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City atty. mum on driver in '04 crash

Delgadillo aides cannot produce an accident report that should have been filed after his work vehicle was damaged.

June 12, 2007|Patrick McGreevy | Times Staff Writer

A vehicle assigned to Los Angeles City Atty. Rocky Delgadillo was damaged in an accident in 2004, but his aides say they can't find a report that should have been filed in the matter. The form would have identified the driver, location and date and explained the crash, which cost taxpayers $2,120 in repairs.

On Monday, Delgadillo refused to comment about where the accident happened or who had been driving the city-owned GMC Yukon.

However, a source close to the city attorney told of being informed that the car had been backed into a structure in the parking garage of Cedars-Sinai Medical Center when Delgadillo's wife, Michelle, was there for a medical appointment.

Two other sources, who also spoke on the condition of anonymity for fear of reprisals, said Delgadillo occasionally has allowed his wife to use the sport utility vehicle.

A Los Angeles Ethics Commission bulletin to employees in 2001 said elected officials could use their city cars for personal as well as official business. But the bulletin said uses not permitted would include "allowing family members to use a city car for personal business, such as a trip to the market to buy groceries."

Delgadillo would not confirm or deny the source's Cedars-Sinai account or say whether his wife had ever used the Yukon or who was driving it at the time of the accident.

"The city attorney will simply not respond to non-sourced City Hall rumors fed to you by disgruntled employees that take aim at his wife or family," said Nick Velasquez, a spokesman for the city attorney, in a statement e-mailed to The Times.

Delgadillo's wife did not return calls for comment or respond to an interview request made through Velasquez.

The Times reported Saturday that Michelle Delgadillo was ticketed for failing to obey a turn-only sign while driving her personal car with a suspended license in 2005.

That news came the same day Delgadillo told a judge that hotel heiress Paris Hilton should serve more time in jail for driving with a suspended license and violating her probation on alcohol-related reckless driving charges.

According to state Department of Motor Vehicle records, Michelle Delgadillo's driver's license was suspended from July 25, 2004, through March 6, 2007, for failure to provide proof of insurance after an accident.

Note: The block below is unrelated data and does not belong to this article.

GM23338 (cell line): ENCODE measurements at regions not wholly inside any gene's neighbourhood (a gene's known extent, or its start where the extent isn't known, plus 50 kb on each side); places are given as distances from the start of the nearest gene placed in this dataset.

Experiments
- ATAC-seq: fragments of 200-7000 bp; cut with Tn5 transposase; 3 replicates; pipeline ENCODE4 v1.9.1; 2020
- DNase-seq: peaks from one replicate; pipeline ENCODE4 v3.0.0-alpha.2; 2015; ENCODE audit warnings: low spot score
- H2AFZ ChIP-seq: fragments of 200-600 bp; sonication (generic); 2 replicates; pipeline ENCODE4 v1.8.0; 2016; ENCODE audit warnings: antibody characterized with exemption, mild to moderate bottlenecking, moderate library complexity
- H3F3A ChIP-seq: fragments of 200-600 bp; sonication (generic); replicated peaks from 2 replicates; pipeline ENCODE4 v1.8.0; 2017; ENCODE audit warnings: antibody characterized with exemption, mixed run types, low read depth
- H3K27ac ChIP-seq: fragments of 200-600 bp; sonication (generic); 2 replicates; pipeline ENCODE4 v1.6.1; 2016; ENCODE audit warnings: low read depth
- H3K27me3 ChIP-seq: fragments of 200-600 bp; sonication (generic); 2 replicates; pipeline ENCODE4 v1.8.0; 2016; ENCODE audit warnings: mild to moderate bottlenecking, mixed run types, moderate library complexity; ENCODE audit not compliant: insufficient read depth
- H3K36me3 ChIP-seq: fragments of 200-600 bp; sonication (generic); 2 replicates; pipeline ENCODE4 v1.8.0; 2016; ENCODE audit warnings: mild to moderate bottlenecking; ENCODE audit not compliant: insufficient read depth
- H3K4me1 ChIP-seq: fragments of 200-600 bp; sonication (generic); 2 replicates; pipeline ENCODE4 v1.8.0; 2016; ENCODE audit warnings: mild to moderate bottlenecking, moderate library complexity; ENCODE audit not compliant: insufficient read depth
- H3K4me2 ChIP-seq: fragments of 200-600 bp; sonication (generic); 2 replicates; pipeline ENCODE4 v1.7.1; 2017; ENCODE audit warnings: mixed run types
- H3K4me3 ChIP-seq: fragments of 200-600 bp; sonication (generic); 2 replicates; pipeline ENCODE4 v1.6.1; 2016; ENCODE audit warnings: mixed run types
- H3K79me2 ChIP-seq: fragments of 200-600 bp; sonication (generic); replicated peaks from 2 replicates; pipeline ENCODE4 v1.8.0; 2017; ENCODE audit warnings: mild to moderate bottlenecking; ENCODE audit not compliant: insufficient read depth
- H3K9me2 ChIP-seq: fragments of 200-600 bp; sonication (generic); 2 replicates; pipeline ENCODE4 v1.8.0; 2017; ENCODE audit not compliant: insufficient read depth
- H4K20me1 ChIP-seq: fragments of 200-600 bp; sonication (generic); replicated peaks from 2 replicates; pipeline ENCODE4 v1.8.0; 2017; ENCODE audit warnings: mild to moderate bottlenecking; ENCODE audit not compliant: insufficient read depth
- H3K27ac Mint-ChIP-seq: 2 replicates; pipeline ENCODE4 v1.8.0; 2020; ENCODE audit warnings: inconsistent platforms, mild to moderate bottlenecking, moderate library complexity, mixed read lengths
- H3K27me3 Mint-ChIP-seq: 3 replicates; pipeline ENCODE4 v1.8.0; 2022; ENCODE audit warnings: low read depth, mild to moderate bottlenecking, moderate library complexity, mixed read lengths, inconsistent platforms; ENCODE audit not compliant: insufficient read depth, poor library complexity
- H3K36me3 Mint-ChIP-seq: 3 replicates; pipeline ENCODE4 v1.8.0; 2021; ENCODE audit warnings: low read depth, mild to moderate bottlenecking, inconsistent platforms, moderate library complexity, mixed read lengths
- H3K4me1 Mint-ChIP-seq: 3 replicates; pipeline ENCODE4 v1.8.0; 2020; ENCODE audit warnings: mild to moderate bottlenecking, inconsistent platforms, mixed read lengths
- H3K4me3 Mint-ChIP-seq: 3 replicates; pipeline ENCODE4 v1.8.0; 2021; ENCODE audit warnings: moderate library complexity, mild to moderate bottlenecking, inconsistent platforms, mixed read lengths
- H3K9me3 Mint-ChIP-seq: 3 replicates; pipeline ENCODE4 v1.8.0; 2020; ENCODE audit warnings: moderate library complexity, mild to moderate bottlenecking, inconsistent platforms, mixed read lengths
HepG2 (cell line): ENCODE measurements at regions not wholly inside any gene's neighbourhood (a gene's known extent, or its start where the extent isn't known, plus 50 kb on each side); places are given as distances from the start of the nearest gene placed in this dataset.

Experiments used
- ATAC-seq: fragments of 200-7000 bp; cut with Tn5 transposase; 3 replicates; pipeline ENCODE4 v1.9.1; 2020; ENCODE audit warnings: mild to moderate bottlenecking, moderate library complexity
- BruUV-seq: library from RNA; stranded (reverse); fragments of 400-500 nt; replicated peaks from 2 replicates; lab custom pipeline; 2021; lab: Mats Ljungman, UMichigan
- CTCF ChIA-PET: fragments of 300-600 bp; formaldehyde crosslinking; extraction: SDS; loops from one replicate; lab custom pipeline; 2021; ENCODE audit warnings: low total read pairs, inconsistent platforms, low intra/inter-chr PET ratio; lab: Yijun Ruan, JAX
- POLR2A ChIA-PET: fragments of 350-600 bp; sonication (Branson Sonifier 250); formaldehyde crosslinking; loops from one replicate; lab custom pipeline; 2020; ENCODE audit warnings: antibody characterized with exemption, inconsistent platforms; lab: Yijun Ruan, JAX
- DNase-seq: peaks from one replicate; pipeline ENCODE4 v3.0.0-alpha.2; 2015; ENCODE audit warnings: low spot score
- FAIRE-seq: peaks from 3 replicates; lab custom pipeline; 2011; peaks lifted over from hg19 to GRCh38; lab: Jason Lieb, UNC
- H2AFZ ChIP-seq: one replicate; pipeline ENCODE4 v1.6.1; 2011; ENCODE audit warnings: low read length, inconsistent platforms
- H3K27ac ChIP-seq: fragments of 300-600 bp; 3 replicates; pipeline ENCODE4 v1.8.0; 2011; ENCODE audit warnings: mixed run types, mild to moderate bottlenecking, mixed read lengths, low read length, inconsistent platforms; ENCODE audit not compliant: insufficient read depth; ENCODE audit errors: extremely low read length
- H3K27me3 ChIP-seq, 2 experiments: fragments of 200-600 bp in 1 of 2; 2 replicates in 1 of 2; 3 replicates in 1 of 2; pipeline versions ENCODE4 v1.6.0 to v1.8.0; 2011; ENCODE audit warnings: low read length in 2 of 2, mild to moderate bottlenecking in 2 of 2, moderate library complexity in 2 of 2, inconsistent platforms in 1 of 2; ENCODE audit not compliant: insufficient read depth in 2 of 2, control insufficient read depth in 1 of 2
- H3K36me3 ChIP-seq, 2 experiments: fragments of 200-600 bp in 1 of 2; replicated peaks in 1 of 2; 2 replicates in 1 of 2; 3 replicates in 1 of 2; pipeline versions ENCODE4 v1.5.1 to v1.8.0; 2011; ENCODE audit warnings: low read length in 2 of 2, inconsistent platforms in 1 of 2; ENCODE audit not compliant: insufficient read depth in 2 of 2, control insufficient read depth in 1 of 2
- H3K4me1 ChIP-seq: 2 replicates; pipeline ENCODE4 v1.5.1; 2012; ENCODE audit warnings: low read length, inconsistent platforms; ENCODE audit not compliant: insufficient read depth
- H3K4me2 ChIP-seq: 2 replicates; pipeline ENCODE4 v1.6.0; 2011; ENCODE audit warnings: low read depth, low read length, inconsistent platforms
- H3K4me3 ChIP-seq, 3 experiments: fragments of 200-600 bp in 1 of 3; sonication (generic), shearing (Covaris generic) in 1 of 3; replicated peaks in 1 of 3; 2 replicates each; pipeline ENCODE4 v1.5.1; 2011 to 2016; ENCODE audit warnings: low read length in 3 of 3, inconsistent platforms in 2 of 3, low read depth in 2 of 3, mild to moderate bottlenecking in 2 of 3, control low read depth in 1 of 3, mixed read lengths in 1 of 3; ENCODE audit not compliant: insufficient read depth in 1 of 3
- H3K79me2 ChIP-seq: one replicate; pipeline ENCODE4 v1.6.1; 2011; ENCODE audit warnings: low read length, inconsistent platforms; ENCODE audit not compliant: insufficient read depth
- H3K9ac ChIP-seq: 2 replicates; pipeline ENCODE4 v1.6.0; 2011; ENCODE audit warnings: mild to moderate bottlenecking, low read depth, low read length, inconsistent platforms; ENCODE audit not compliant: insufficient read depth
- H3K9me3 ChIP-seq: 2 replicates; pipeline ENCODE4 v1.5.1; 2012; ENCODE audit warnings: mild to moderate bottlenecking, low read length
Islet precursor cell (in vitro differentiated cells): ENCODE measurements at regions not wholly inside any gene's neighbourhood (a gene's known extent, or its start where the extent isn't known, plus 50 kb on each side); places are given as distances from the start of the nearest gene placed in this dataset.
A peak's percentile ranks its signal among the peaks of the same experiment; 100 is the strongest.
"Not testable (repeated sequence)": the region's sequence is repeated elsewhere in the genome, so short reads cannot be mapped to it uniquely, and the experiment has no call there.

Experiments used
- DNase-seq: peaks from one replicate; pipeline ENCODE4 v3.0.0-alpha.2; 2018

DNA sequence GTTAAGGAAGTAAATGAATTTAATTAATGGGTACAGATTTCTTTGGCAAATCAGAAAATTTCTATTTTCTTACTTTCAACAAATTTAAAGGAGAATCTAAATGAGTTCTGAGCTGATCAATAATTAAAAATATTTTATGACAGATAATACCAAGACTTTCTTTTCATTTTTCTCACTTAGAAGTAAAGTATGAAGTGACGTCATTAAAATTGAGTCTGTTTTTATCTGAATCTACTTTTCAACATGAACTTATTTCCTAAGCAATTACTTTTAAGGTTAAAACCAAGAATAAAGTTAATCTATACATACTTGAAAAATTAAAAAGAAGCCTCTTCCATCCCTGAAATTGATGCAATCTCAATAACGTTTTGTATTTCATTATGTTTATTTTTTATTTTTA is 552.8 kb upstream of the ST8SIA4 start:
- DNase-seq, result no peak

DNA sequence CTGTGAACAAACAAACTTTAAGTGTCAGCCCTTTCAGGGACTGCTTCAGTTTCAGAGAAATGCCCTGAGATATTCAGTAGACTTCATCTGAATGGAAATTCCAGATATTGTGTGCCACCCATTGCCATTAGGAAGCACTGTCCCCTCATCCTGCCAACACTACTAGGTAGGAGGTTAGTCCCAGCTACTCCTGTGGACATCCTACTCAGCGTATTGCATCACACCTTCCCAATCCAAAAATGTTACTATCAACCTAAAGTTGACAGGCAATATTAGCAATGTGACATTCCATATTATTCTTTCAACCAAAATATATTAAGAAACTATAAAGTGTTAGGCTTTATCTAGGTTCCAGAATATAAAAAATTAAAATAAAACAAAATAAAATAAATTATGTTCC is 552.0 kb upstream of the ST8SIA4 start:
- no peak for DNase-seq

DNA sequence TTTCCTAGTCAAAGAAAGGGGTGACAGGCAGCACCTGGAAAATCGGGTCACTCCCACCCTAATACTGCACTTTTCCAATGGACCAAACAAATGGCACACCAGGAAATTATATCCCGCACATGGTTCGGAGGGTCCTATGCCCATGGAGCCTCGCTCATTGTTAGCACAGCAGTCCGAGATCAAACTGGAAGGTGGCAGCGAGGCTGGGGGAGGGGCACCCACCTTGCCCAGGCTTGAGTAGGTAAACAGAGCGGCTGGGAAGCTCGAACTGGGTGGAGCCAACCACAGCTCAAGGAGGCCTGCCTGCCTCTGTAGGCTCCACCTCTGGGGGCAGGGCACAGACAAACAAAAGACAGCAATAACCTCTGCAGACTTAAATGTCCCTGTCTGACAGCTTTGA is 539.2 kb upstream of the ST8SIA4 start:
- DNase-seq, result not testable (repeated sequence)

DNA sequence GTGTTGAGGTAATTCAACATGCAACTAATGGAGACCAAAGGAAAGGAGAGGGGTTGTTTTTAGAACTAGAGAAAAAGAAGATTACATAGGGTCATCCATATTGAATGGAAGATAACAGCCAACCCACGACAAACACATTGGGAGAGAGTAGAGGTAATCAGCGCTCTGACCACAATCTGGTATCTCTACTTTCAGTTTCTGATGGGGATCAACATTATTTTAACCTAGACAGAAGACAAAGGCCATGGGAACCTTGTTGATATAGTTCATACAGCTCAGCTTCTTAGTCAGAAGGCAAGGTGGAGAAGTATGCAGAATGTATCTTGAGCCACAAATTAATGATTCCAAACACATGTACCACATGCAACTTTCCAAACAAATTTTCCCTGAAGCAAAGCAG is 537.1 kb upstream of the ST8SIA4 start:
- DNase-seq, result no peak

A spokesman for Delgadillo said Friday that Michelle Delgadillo regretted driving with a suspended license but said her case was not in any way comparable to Hilton's.

In September 2005, Michelle Delgadillo was ticketed for going through an intersection from a right-turn-only lane, but she was not cited for driving with a suspended license. Records show that the case was closed when her $186 bail was forfeited Jan. 17, 2006.

The suspension of her license took effect one week before her husband turned the Yukon in to the city garage Aug. 2, 2004, to repair damage from a collision.

At the time of the accident, two documents would typically have been generated whenever a city-owned vehicle was damaged: an accident report and a repair report.

The General Services Department repair report, provided by Delgadillo's office, said city workers fixed the right rear door "as per collision" and listed "Delgadillo" as the operator.

"As requested, this office provided you with all the information from our Civil Liability Division's files on this incident, and in a timely fashion," Velasquez said in a statement. "This information confirms that there was a 2004 incident in which the city attorney's vehicle was dinged. The GSD form I provided to you was submitted, and this minor damage was repaired."

At the time of the accident, standard city procedure called for an "automobile accident report" to be filed with General Services and the city attorney any time a city vehicle was in a collision.

That report is supposed to include the driver's name, the location, date and time of the accident, and the purpose of the trip.

"This written report must be filed with city attorney within 24 hours of accident," the form states at the top in all-capital letters.

However, Velasquez disputed that such a report was actually required.

"This office is not aware of any city law or policy requiring the city attorney to file a Form 88 [the so-called required accident report] in addition to a vehicle repair order," he said in his statement.

General Services Department files contain several such reports for accidents involving employees of the city attorney's office in 2004 but none for the accident involving the Yukon.

Velasquez said officials in his office could not find an accident report on the Yukon crash.

Tony DeClue, assistant general manager of the General Services Department, said it was up to others to enforce the city policy on reporting accidents; his department manages the fleet and fixes the cars. He also said there have been changes since 2004 in the way accidents are reported.

"The vehicles are supposed to be used for city business," DeClue said.

patrick.mcgreevy@latimes.com

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